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Centrist democracy’s compatibility with CPP’s political doctrine

Suos Yara / Khmer Times Share:

The Cambodian People’s Party (CPP) has been unanimously elected as the vice-president of the Centrist Democrat International (IDC-CDI) for the Asia-Pacific. IDC-CDI was founded in 1961 bringing together 94 political parties, organisations and associations from Europe, Latin America, Africa, and the Asia Pacific whose thoughts and actions are guided by the principles of centrist democracy and humanism.

The CPP has been active within IDC-CDI for more than 10 years and became the official member of this political network in 2016 as determined the belief that the values and principles of centrist democracy fits well into the Cambodian context. Of course, the concept itself is dynamic and flexible which enables Cambodia to stay relevant and responsive to changes and emerging realities in the region and beyond.

The CPP is a modern democratic party with local governance doctrines deriving from Buddhism, history, kingship and culture. The CPP is adaptable and favours pragmatism at both national and international levels. The party, which had its roots in Marxism and revolutionary thoughts, has embraced capitalism and liberal democracy after the Paris Peace Accords in 1991. Consequently, the CPP has adapted well in the new political context through self-transformation.

Under the wise and pragmatic leadership of Samdech Prime Minister Hun Sen, Cambodia has been slowly guided from a war-torn and least developed country to a lower-middle-income economy in 2016. Proudly, the Kingdom is advancing on a right track to become a higher-middle-income country by 2030 and high-income country by 2050. These achievements have materialised thanks to Cambodia’s peace and stability, open political and economic system, and her people’s aspirations and active participation in socio-economic and political life.

The liberal democratic system enshrined in the 1993 Cambodian Constitution is the guiding principle of the political system and governance of the Kingdom in her nation-building process. Since 1998, national unity has been forged as a result of the successful implementation of the win-win policy initiated by Samdech Prime Minister Hun Sen to reintegrate Khmer Rouge remnants into society. The country’s modern history clearly shows that since Cambodia gained her independence from France in 1953, the Kingdom has enjoyed the longest peace starting from 1998 until now. And under the stewardship of the CPP, Cambodia will continue to enjoy peace for coming years and decades.

Emerging issues such as inequality, environmental degradation, and social injustice – partly due to the laissez faire market economy and unfair globalisation – demand new vision and strategies in order to help society to transform and adapt to new changes. The fourth industrialisation represented by the fast evolution of artificial intelligence, internet of things, and robotics is disrupting the job market and humanism. Hence, centrist democracy is an ideal platform to guide national development towards a more resilient, inclusive and sustainable society.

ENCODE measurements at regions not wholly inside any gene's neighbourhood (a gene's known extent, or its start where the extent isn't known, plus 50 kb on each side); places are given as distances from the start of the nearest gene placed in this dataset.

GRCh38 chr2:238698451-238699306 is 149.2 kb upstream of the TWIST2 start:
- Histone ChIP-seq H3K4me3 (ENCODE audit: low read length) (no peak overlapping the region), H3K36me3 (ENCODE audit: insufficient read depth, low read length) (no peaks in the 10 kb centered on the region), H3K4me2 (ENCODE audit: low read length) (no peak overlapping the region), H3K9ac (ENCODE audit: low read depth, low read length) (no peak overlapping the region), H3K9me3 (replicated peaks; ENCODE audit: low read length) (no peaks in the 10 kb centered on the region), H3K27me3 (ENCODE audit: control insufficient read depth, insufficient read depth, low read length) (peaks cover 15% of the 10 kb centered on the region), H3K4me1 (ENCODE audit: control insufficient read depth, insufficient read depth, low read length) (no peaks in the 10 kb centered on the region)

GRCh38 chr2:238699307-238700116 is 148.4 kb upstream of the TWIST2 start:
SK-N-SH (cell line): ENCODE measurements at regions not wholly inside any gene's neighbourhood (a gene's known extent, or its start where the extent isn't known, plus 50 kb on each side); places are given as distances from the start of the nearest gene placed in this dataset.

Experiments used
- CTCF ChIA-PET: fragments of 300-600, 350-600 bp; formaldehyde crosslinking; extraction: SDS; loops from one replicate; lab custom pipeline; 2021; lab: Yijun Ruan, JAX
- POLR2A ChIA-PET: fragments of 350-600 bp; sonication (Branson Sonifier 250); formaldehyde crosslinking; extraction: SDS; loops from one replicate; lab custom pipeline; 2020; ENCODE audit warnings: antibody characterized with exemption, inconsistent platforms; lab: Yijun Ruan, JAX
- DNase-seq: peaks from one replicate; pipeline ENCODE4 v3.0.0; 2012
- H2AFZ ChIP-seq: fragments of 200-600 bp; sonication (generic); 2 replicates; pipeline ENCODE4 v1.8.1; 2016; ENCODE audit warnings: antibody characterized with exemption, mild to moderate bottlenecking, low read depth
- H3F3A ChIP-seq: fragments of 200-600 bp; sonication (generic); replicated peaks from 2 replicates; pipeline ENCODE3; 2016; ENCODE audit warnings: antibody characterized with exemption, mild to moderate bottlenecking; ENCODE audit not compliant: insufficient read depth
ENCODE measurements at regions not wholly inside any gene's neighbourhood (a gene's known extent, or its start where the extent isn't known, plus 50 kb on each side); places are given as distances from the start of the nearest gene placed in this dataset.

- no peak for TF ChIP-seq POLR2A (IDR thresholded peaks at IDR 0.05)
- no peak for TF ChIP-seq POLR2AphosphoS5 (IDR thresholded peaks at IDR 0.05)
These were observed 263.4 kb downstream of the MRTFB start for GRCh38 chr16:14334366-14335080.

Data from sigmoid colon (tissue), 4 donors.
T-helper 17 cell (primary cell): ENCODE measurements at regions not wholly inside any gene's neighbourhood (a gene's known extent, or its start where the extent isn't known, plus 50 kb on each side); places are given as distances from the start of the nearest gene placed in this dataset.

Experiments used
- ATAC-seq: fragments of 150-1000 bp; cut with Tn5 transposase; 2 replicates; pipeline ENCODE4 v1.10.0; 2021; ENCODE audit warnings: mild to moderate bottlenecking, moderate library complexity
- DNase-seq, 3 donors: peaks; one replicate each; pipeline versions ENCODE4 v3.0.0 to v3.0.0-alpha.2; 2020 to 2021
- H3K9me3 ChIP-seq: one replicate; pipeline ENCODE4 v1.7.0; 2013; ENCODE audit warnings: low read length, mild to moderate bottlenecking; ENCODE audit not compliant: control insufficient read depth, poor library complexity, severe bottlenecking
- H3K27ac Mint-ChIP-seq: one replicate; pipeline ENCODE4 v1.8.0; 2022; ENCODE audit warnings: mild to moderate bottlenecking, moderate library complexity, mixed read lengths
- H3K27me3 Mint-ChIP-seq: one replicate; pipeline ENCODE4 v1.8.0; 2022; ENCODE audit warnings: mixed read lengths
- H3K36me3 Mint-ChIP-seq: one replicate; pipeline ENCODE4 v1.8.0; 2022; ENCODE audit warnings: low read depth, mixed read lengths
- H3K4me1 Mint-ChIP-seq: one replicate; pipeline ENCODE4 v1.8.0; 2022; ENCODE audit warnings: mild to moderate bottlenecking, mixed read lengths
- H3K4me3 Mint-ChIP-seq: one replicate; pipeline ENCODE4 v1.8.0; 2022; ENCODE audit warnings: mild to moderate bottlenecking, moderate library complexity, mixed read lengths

Centrist democracy is the middle path or third way between extreme capitalism and extreme socialism. It stresses the values and principles of social market economy in which a free market economy goes hand in hand with social and environmental protection, and the promotion of humanism. State intervention is required to ensure that the fruits of growth are shared in a just and fair manner.

Economic democracy, a fair share of economic opportunities, is as important as political freedom and human rights. We need to develop a governance system that benefits everyone, not only a small group of people. State institutions play a critical role in directing the market economy towards the enhancement of economic democracy.

Social protection has become more relevant in Cambodia, given that the number of vulnerable people is ascending amidst fast industrialisation and irreversible globalisation. Therefore, the CPP’s policy platform for the upcoming national election is to strengthen social protection for the vulnerable and marginalised groups. Factory workers, farmers, women, people with disabilities, and the elderly are the main target groups that need more financial and institutional support. Women empowerment and gender equality are critical to achieving inclusive and sustainable development.

Cambodia under the leadership of the CPP will embark on a new journey in which people-centred development matter. This is a development model to ensure that the benefits of an enlarged economic pie brought about by economic growth would filter down to individuals in the form of increased incomes and social wellbeing. It will be the core guiding value and principle of the national development strategy.

Suos Yara is a Member of Parliament and Spokesperson of the Cambodian People’s Party (CPP)

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